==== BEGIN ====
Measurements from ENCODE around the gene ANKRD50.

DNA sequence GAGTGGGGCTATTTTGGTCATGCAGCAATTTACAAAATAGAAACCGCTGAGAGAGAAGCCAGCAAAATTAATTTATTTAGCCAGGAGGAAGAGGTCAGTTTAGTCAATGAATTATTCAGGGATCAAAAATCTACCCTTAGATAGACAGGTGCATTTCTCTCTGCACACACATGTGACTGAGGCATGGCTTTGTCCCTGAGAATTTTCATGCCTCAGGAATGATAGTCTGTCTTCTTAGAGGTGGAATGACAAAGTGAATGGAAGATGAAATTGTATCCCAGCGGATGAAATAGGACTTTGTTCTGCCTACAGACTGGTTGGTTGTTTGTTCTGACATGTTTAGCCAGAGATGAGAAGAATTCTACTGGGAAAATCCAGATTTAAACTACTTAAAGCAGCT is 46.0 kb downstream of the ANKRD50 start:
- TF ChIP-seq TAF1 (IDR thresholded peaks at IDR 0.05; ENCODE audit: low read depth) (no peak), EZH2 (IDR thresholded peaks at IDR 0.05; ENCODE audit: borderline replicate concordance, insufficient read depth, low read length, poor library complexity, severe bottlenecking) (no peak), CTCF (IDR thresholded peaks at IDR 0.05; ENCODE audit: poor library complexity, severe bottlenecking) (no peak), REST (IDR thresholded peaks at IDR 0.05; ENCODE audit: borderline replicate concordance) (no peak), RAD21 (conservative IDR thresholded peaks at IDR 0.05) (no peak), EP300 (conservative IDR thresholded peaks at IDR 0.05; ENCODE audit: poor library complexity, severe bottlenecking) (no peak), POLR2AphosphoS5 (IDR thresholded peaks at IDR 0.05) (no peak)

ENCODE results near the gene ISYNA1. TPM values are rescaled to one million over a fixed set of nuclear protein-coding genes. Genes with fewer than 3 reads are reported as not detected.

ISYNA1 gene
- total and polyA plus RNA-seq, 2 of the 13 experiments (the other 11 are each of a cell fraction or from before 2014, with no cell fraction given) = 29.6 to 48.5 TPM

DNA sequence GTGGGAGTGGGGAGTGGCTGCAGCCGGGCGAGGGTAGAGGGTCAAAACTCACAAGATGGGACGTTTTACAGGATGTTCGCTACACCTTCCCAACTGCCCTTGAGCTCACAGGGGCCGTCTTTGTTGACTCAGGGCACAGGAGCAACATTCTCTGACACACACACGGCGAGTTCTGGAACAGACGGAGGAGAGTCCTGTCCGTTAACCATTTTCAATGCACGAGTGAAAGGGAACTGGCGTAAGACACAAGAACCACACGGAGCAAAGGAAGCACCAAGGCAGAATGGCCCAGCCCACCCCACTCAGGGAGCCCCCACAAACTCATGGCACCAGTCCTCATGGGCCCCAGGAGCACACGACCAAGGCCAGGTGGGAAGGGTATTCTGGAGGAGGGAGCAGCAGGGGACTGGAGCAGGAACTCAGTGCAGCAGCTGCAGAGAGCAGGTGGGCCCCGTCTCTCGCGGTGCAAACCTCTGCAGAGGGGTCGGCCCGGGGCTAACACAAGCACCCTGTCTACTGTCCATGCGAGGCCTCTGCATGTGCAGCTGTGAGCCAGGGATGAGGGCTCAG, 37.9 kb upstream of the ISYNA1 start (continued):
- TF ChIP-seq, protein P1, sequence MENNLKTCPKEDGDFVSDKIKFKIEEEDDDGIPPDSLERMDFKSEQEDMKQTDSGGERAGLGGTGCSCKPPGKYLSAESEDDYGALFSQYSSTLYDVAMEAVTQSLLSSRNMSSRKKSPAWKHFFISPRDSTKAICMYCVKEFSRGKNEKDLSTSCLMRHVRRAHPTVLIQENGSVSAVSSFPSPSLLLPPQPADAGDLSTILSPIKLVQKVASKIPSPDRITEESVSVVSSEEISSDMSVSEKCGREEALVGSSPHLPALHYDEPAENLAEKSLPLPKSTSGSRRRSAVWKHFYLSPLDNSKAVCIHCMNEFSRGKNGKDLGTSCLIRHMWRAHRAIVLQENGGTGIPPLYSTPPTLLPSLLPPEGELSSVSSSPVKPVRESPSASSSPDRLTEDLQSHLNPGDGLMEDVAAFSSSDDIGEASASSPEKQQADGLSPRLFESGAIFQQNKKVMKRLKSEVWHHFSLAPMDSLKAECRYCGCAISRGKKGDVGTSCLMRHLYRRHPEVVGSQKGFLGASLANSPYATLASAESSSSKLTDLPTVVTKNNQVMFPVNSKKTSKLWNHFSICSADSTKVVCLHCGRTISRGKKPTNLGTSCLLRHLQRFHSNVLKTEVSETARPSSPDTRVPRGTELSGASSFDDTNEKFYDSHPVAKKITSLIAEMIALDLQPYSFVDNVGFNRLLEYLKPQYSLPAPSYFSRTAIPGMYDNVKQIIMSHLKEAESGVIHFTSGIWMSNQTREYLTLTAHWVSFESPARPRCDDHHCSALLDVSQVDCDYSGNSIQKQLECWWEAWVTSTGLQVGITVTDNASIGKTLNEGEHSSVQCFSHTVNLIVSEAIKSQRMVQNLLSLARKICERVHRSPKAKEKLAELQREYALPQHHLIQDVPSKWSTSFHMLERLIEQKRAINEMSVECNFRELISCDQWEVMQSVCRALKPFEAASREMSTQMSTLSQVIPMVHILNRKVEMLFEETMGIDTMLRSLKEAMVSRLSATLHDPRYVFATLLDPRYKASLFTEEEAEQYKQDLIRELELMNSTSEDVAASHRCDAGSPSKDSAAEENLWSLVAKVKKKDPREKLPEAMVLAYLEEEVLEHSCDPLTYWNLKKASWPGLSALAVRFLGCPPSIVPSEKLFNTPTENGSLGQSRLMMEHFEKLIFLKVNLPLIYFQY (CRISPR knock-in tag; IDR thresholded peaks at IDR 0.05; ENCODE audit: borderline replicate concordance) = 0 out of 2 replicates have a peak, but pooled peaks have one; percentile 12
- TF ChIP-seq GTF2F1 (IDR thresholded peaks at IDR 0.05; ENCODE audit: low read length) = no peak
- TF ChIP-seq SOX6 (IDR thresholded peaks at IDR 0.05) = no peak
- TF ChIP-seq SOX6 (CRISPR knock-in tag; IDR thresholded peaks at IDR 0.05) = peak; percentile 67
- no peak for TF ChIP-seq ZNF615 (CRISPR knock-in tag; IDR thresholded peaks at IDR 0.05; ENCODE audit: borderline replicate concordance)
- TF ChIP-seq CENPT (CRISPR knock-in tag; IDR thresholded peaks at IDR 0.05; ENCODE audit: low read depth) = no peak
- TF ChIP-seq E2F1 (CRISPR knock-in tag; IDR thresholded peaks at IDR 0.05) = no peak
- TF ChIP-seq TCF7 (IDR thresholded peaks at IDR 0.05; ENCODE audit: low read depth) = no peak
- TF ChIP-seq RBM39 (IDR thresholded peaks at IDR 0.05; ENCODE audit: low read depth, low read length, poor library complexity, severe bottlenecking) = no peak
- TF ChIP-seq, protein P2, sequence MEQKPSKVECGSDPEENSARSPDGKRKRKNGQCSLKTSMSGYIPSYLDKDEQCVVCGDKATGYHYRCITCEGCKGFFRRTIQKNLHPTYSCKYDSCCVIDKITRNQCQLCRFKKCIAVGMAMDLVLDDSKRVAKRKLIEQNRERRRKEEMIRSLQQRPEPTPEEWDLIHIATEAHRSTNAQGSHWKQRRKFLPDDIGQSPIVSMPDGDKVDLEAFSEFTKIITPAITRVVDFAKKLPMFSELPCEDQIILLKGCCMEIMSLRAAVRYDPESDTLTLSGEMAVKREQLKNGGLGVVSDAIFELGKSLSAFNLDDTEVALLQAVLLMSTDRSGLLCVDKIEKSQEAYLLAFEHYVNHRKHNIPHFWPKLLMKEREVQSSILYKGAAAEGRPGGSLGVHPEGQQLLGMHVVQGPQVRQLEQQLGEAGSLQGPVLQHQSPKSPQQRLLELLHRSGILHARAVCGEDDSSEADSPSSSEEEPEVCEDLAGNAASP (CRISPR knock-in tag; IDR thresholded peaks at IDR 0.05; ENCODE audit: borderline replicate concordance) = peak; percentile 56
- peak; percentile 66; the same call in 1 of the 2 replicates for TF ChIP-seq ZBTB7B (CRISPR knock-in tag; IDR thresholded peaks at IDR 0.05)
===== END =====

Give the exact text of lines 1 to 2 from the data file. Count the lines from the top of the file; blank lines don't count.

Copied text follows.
Measurements from ENCODE around the gene ANKRD50.

DNA sequence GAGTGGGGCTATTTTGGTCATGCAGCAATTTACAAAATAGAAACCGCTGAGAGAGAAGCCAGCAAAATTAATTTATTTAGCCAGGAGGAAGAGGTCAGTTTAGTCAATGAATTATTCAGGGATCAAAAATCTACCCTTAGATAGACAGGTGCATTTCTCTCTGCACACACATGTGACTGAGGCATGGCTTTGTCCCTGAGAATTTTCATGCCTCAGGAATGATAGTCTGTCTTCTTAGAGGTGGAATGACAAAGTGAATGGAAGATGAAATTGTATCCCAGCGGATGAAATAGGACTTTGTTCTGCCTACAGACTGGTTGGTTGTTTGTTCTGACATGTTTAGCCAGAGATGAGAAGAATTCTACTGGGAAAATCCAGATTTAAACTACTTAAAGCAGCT is 46.0 kb downstream of the ANKRD50 start: